Open Water Chris Kentis

Open Water Chris Kentis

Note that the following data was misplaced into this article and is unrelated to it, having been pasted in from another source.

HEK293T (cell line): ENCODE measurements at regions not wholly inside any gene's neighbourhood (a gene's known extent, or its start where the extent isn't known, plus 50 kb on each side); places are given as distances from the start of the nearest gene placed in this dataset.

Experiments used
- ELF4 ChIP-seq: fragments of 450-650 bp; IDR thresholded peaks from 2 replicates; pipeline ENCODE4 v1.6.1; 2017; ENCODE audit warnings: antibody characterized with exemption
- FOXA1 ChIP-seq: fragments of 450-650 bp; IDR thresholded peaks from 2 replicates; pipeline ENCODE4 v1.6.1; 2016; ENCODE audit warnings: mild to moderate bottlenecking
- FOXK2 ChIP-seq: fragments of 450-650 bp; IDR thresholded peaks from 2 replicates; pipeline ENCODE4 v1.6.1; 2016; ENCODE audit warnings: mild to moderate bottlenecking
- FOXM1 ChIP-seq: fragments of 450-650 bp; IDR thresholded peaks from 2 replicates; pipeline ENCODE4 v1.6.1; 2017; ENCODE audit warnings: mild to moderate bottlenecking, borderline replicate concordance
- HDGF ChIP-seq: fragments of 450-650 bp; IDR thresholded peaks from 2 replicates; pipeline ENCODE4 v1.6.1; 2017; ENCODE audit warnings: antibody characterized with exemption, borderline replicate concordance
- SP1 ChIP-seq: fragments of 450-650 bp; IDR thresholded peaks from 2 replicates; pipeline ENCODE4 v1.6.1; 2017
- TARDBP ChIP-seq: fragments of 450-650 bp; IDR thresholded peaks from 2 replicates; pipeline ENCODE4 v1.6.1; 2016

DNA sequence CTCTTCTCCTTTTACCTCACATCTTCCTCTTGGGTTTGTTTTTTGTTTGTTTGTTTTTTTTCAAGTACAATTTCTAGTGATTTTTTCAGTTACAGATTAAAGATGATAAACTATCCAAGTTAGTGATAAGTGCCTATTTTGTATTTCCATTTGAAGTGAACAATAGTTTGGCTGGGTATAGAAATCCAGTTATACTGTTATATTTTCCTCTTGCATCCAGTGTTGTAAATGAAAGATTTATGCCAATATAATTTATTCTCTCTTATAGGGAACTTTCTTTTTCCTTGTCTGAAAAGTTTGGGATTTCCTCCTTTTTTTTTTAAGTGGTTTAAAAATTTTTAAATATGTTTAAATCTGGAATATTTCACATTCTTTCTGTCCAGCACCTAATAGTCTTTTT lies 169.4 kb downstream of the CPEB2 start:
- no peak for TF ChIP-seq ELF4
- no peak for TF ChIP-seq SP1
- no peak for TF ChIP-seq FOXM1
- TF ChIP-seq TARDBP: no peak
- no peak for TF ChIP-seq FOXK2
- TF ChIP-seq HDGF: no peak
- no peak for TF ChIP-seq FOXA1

Like The Blair Witch Project, Open Water is one of those unassuming indie flicks with a skimpy budget that got picked up not because it's supremely well made but because the concept is so damn terrifying. Mainstream appeal was unquestionable. Being hopelessly adrift in the middle of shark-infested waters is a fear that's easy enough to subscribe to. The film manages, despite its shortcomings, to capture a nightmarish feeling of isolation, identifiable to anyone with a soul. More importantly, without CGI budgeting, it's a shark movie made with real sharks (loveable little reef sharks, but still). While the film's competence is shaky at times, real sharks are so bad-ass that they overshadow the need for real actors, or writers, or editors. With a $130, 000 price-tag, the movie more than recouped its costs at the box office and will likely turn a pretty penny in DVD sales as well (thanks to promises by the special features department to delve into the film's noteworthy back-story). Unfortunately, the features sound a lot more interesting than they actually are. A short called "The Indie Essentials" (always better left to Robert Rodriguez) provides "insight" into the commercial acquisition of low to no budget movies by corporate film moguls who only babble on with motherly "believe in yourself" advice. The deleted scenes are mostly puffy editing scraps: montage shots, weird flourishes and bits where the acting was seemingly too bad to leave in. Commentaries by both the actors and filmmakers are interesting enough, largely because they're mainly logistical. The real gem is in the "making of" doc. If you dig in, there's a "behind the scenes" bit where the director, trying to get some attack footage, gets manhandled by sharks while wearing a chain mail suit. The shark "wranglers" stand idly by while tossing bits of bloody tuna at him to exacerbate the situation. Yes! Plus: trailers, bonus on-location footage. (Lions Gate)